In case the title didn’t clue you in, this blog is primarily directed at songwriters. Of course all are welcome for the ride….
For as long as I can remember, I’ve always been encouraged to “put some furniture in the room” when writing lyrics. “Paint a picture” and “show don’t tell” are phrases that also come to mind. I was taught that the listener would easily become bored without these specific, vivid images. It made sense to me and I often found that my picture phrases e.g., “croissants and cappuccino” were some of the first, and often the only thing, that many listeners remembered.
So far, so good. Well not really. I won’t bore you with another blog about the shifting sands of our business but suffice it to say that the economic environment for songwriters is rather daunting these days. But there is one market that seems to hold some promise: Film and TV. But film and television provide their own images and their own pictures. The last thing they need is a song with a lyric that contradicts the story being explained visually on the screen. So for this market, lyricists are required to have little, or preferably, no furniture in the room. The emphasis shifts from the external to the internal and now we’re relegated to the role of filling in the emotional details.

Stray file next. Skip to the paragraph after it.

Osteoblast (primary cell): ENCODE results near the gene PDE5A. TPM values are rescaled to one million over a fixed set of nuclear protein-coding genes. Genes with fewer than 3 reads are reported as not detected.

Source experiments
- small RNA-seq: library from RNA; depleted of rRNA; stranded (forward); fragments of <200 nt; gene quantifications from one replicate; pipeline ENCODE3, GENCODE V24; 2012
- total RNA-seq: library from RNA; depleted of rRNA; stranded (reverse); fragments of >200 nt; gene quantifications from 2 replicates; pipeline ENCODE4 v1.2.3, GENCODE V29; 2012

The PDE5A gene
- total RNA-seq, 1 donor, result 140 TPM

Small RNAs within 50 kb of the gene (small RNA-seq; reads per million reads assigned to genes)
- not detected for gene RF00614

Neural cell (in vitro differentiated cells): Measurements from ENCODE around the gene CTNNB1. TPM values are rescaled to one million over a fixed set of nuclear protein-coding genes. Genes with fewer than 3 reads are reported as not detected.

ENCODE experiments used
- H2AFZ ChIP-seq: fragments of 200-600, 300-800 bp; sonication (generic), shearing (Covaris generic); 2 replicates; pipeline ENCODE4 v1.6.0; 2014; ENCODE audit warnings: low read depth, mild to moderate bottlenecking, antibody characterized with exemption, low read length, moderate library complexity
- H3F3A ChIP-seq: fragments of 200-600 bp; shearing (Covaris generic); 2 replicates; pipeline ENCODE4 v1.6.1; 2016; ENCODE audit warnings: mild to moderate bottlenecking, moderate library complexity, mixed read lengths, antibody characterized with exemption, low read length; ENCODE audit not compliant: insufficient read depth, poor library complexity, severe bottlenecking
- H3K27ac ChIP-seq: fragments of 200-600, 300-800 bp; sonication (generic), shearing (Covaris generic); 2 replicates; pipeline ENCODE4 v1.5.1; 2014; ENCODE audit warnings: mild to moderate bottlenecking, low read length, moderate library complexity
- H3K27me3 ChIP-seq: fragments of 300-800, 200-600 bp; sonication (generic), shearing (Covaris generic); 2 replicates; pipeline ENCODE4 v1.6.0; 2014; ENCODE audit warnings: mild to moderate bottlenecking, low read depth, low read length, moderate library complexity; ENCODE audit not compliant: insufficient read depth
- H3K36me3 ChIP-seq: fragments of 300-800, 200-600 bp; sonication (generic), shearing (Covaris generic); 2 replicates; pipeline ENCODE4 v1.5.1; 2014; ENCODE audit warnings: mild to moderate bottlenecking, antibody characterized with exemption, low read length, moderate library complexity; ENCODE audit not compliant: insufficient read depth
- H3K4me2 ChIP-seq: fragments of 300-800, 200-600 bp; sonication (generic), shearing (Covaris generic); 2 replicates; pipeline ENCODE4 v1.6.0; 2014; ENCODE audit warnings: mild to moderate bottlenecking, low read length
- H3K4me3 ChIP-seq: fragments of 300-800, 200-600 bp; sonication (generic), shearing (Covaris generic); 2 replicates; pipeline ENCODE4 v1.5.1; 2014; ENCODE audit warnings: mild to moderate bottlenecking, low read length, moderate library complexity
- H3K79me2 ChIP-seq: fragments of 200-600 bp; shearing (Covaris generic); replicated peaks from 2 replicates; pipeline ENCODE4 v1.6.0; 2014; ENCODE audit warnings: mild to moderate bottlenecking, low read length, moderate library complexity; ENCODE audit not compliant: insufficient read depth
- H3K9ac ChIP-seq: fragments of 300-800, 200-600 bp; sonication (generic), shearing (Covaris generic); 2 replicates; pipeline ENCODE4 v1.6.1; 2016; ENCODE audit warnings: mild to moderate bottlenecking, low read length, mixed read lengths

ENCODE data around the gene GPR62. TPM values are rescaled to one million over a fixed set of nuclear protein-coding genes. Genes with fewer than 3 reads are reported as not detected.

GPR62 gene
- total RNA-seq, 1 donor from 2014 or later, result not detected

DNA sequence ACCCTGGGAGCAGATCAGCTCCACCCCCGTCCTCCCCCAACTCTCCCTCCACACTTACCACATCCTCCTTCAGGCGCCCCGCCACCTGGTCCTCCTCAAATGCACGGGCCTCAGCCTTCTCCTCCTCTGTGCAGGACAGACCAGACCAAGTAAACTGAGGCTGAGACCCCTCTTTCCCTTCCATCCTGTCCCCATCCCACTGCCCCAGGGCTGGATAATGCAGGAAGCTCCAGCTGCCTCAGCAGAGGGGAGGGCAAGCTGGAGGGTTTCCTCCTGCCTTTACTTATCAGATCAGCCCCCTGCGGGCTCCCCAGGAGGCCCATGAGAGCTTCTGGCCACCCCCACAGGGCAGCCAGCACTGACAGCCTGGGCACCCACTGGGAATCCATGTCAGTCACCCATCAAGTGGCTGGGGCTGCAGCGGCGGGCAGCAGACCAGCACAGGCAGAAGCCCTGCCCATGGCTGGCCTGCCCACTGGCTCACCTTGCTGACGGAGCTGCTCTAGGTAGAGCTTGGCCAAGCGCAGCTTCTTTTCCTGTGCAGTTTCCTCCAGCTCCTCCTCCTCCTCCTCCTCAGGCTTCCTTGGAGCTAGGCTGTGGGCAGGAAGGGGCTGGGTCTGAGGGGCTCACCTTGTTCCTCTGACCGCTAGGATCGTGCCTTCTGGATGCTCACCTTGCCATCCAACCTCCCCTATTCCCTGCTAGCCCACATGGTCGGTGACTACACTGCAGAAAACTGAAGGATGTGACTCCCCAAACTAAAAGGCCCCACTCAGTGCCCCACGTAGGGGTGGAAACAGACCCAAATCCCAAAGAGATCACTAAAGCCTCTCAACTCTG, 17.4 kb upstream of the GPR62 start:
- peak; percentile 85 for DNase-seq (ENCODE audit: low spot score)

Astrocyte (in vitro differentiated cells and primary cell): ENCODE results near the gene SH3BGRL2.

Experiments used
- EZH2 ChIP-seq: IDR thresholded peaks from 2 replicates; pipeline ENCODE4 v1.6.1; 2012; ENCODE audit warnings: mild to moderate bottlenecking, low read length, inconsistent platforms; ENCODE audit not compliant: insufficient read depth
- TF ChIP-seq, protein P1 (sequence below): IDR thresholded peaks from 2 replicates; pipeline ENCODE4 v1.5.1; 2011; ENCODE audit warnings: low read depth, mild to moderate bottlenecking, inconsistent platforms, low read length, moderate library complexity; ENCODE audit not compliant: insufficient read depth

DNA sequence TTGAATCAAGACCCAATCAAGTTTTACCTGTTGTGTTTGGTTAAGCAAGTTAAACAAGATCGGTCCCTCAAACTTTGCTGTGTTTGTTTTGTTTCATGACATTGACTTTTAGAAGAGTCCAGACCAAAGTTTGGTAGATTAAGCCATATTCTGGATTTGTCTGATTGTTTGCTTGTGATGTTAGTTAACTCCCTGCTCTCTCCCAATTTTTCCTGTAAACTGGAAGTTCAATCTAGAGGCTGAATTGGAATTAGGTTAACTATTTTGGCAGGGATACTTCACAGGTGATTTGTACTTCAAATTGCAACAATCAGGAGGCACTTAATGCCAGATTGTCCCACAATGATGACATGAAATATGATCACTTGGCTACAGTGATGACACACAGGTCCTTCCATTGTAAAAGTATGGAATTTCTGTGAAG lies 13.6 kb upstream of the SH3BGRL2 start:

I have no problem with this and it makes perfect sense. I guess my quandary is figuring out a way to serve both seemingly opposite scenarios. How do I write a lyric that would serve the Film and TV market yet still have enough detail to satisfy a listener who is not staring at a screen? I want to write songs that have enough detail to satisfy an audience at a concert and that would still be able to sit unobtrusively behind the action on the screen.
Admittedly there are songs that crossover and work in both capacities. I’m just trying to figure it out for myself.
Have you grappled with this yourself? Either way I would love to hear from you.
One last thing....Don't even think about pitching to the F & T industry before you read Robin Frederick's most interesting "Shortcuts to Songwriting for Film & TV".
Jimmy James Page